Business Finance

Only available on StudyMode
  • Download(s) : 18
  • Published : December 17, 2012
Open Document
Text Preview



1. Introduction3

2. Required Rate of Return on Equity3

3. Beta3

4. Capital Asset Pricing Model4
5.1 Limitations of CAPM4
5.2 The APT Model4
5.3 The Three-Factor Model4
5.4 Required Rate of Return using APT or Three-Factor 5 Model

5. Bonds5
6.5 How bond prices are determined5
6.6 The Rate of Return on the bonds6

6. Conclusion

7. Appendices
6.1Appendix 1 – after tax rate of return on bonds7

6.2 Appendix 2 – Excel Working and screen shot

8. References

9. Bibliography

1. Introduction

Naturally Fresh Plc are considering converting a number of their farms in Southern Europe into campsites following difficult trading conditions.

This report will look at the required rate of returns on the equity as well as the bonds, whilst explaining the models used to calculate the returns and also provide a recommendation on whether the investment opportunity should be accepted by Naturally Fresh Plc.

2. Required Rate of Return on Equity
Key| |
E(R)| Expected/Required Rate of Return|
R(f)| Risk Free Rate|
B| Beta|
R(m)| Market Return|
R(m)-R(f)| Market Premium|

Capital Asset Pricing Model (CAPM):

E(R) = Rf + B(Rm-Rf)

E(R) = 2% + 0.8(12%-2%)

E(R) = 10%

The required rate of return, which is the minimum yield that investors require in order to select a particular investment, was calculated using the CAPM. The CAPM is a model that describes the relationship between risk and return and is calculated using three inputs; risk free rate, beta and the market return.

The risk free rate is a rate of interest which can achieved without any risk of default. The beta is a measure of stock volatility in relation to the stock market and the market return is the return generated by the respective stock market index.

The expected return given by CAPM is based on two underlying factors; time value of money and risk. The risk free rate (Rf), for which a short term government bond is most commonly used, represents the time value of money which is the opportunity cost of taking the risky investment while the second part of the equation (B(Rm-Rf)) represents the risk premium which is the additional return that is expected from the risky investment for taking the risk. As can be seen above, the risk free rate if 2% while the risk premium is 8%. This gives rise to an overall expected/required return on equity of 10%. If Naturally Fresh Plc equity return was lower than the calculated CAPM valuation of 10% return, an investment in the company should be avoided as for the same level of risk one could find other investments providing 10% or better returns on equity.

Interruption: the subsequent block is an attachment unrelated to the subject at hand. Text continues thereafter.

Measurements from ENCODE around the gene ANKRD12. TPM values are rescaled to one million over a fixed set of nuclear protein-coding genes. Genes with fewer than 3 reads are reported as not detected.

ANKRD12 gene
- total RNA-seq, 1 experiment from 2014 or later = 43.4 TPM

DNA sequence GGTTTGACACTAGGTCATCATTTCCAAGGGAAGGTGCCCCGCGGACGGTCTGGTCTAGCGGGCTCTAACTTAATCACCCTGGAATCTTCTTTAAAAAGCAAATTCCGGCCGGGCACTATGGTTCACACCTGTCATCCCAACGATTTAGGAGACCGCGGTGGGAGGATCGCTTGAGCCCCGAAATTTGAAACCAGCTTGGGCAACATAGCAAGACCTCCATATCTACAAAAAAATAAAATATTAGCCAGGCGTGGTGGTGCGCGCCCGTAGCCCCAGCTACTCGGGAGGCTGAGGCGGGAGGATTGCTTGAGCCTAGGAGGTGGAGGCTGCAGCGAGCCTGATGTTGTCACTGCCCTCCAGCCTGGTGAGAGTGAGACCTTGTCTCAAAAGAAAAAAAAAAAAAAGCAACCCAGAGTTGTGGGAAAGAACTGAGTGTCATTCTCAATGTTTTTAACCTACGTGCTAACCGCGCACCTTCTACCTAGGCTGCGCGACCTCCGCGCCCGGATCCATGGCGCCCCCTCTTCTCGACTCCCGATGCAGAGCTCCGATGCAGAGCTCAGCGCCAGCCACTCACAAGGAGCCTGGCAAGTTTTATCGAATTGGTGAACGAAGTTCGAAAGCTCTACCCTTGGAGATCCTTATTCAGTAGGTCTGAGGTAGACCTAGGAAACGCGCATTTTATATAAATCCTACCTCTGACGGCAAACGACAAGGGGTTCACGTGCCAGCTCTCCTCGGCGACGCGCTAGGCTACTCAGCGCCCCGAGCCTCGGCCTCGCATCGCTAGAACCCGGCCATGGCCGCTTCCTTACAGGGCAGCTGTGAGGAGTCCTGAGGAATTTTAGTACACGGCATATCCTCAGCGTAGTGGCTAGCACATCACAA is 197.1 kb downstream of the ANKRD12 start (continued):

2. Beta

The beta is simply a measure of systematic risk. It is a measure of stock volatility in comparison to the stock market as a whole, which is used as the benchmark.

The benchmark is assigned a beta of one and so a stock with a beta of more than one exhibits in general proportionately more volatile than the market and this is indicative of a higher risk for which a higher required rate of return will be demanded.

In contrast, a stock with a beta less than one, as is the case with Naturally Fresh Plc, will in general exhibit proportionately less volatile than the market. For example, a 5% increase in the market will result in a 4% (0.8*5%) increase in the share price of Naturally Fresh Plc. Similarly a 5% decrease in market will result in a 4% decrease in the share price of Naturally Fresh Plc. Therefore a beta of 0.8 means that shareholders are better protected from a market downturn however they reap fewer profits from a stock market increase.

3. Capital Asset Pricing Model (CAPM)

3.1 Limitations of CAPM

One of the biggest limitations of the CAPM is...
tracking img